The Three Characteristics of Existence

By Robert Brumet

The term Insight Meditation is translated from the Pali¹ word vipassana which generally means “attaining clear insight into the nature of reality.” From this deep insight one can become liberated from the delusions that entangle us in the world of the conditioned mind and give birth to the experience of suffering.

What is it that we will see as “we see clearly into the nature of reality?” The answer cannot be put directly into words because words cannot convey the profundity or the ephemeral nature of the experience itself. It would be somewhat like trying to describe the taste of a strawberry to a person who has never tasted one. You have to taste it yourself to truly understand.

According to the Buddha’s teaching, this liberating insight awakens one to a deep understanding of the three characteristics of conditioned existence which are dukkha, anicca, and anatta. These are Pali words which are often translated into the English words: suffering, impermanence, and no-self. It can take a while to unpack the meaning of these words because there is no simple correspondence between Pali and English, and because these ideas may seem strange, and perhaps antithetical, to our materialistic and pleasure-oriented culture.

To begin with, the term conditioned existence generally refers to the world of time, space, and form. It is the world in which everything that exists is contingent upon certain conditions for its existence. It is the world with which we are most familiar, and some people believe that it is the only world that exists.

Dukkha, which is often translated as suffering, refers to the inherently unsatisfying nature of conditioned existence. In this context, it points to the truth that nothing in this realm of existence is permanently satisfying. The world of time, space and form can give us pleasure, and it may satisfy us momentarily, but it cannot provide permanent satisfaction. We can find no basis for lasting happiness in this realm alone; this world of conditioned existence is inherently unsatisfying, in and of itself. We can find happiness while we are in the world, but we cannot find it from the world.

Anicca, or impermanence, is sometimes stated as “the inherently changing nature of all things.” But this definition does not go quite far enough. Impermanence implies not only that reality consists of things that are always changing; but it means that change itself is the essential nature of conditioned existence. In other words, the universe is not a big machine which is constantly changing; the universe is more like a symphony, which is nothing but a stream of ever changing vibrations emerging and disappearing into a background of silence. Reality then, is a verb, not a noun.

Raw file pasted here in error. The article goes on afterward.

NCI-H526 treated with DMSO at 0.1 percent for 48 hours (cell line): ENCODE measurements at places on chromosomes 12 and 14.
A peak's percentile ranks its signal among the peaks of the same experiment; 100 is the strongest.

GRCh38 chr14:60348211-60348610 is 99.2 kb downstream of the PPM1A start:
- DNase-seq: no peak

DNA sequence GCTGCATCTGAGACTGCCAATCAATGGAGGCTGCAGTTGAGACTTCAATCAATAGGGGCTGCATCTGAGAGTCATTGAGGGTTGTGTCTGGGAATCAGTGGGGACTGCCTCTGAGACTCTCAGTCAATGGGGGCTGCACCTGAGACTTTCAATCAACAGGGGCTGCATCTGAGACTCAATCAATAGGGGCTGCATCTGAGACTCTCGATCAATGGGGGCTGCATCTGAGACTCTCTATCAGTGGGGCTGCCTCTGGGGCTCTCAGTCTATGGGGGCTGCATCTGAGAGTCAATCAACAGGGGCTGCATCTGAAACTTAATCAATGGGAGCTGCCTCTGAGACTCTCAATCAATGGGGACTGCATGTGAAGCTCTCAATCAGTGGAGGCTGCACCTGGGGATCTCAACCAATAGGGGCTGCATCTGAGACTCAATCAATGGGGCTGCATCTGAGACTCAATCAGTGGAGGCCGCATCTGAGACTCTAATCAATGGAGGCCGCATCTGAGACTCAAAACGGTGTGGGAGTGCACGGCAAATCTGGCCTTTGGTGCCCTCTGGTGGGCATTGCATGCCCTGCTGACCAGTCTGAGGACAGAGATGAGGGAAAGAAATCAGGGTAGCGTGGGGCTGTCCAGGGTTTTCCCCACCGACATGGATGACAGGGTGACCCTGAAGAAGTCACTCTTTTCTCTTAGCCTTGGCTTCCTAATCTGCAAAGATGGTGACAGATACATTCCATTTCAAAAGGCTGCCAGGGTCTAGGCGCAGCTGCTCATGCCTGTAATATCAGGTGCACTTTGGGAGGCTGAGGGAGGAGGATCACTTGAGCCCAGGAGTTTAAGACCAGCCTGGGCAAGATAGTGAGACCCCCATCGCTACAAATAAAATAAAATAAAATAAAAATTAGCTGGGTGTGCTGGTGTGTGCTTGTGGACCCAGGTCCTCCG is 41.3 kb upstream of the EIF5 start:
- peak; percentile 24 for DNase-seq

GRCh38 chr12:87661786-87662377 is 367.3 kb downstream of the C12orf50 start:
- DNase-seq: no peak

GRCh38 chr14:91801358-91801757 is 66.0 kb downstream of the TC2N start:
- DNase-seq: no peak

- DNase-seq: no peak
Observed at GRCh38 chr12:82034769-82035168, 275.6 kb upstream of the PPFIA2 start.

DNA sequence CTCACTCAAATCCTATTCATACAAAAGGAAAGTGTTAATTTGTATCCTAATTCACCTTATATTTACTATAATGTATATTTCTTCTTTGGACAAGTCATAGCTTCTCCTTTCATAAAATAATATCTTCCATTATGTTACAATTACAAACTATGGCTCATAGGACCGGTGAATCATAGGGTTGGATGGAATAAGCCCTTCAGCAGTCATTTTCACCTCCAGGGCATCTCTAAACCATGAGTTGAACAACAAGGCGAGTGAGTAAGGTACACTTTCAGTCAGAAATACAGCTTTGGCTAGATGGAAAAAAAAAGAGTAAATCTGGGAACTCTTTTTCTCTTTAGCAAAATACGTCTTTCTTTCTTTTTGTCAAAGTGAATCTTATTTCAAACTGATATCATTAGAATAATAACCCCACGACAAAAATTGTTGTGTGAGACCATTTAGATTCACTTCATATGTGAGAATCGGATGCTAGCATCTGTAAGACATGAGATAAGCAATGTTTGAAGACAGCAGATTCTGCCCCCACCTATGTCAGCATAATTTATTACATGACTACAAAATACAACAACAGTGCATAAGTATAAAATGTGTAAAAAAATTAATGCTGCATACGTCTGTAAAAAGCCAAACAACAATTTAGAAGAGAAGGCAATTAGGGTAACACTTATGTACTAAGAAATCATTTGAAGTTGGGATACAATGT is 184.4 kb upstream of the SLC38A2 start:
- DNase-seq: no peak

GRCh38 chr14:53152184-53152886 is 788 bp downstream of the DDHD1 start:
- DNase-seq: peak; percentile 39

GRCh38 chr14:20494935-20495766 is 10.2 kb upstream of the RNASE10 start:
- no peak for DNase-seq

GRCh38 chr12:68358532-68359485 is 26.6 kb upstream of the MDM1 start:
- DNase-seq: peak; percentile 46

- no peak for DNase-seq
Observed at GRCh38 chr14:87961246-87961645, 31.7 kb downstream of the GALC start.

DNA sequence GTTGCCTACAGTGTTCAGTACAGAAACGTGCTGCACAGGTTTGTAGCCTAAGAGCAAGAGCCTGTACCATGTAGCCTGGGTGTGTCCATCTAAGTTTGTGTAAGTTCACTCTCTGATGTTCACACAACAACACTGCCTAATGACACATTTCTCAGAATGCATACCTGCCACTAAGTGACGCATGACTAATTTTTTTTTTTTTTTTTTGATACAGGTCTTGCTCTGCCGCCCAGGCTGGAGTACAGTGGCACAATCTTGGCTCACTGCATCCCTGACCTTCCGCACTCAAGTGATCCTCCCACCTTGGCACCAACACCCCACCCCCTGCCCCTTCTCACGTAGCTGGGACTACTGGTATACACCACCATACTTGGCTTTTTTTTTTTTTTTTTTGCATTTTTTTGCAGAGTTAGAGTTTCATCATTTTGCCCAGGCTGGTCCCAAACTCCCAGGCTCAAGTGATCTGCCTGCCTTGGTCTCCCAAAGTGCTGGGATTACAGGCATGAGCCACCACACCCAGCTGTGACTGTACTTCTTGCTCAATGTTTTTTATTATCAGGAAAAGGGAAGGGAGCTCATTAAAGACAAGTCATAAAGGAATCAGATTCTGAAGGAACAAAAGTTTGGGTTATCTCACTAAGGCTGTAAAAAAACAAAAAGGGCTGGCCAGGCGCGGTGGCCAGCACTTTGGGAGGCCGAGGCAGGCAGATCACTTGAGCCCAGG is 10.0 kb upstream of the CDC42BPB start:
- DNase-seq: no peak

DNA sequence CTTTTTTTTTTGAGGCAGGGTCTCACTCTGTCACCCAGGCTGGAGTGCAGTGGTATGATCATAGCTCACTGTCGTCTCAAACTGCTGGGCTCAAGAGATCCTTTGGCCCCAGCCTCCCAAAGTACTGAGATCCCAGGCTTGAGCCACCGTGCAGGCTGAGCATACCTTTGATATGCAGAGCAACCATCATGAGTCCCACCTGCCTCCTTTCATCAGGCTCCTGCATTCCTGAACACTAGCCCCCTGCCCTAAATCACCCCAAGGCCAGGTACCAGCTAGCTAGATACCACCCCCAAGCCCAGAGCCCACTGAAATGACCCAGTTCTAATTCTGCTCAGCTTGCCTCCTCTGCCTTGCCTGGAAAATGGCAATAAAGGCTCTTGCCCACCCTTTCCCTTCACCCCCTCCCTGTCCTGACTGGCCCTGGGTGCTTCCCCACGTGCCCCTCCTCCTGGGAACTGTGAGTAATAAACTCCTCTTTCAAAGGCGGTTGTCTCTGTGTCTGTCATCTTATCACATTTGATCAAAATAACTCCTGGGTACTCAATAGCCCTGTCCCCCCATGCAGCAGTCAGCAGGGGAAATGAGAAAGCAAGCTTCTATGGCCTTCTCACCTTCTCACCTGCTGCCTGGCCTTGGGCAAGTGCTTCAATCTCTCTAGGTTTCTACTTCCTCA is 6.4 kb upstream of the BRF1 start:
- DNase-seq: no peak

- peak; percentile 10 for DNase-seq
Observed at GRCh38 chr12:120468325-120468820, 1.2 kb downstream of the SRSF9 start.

Attachment is the futile attempt to possess the ever-changing notes of the universal symphony. Attachment causes suffering because there is truly nothing we can hold on to. Resisting change is like trying to freeze sound waves; it cannot be done. Our futile attempts to possess or resist this ever-present flow will cause suffering.

Anatta is usually translated into the term no-self, which is an idea that may seem very strange in a culture which is dedicated to preserving and adorning our individuality, and the “rights” attached to that perceived individuality. But if we frame this within the context of anicca, which tell us that nothing is permanent, we see that anatta can mean “no permanent self.” Self is also a verb, rather than a noun; an activity, rather than a thing.

 Another perspective on anatta is that it can mean “no separate self.” In other words, self is seen as part of the phenomenon of conditioned existence, all of which is interconnected and contingent upon certain conditions for its existence. Just as anicca tells us that there is “no such thing as a thing,” anatta tells us that there is no reality to separateness; everything is interconnected and interwoven.

This discussion provides a brief overview of the three characteristics of existence from a Theravada Buddhist perspective, and as such it may be helpful to our understanding of the dharma; but like the menu in a restaurant, it is not an end in itself, it is intended to point to the real thing; which in this case, is the experience of vipassana itself. I invite you to taste it for yourself!

[1] Pali is the language in which the first written teachings were recorded, and is likely the language spoken by the Buddha.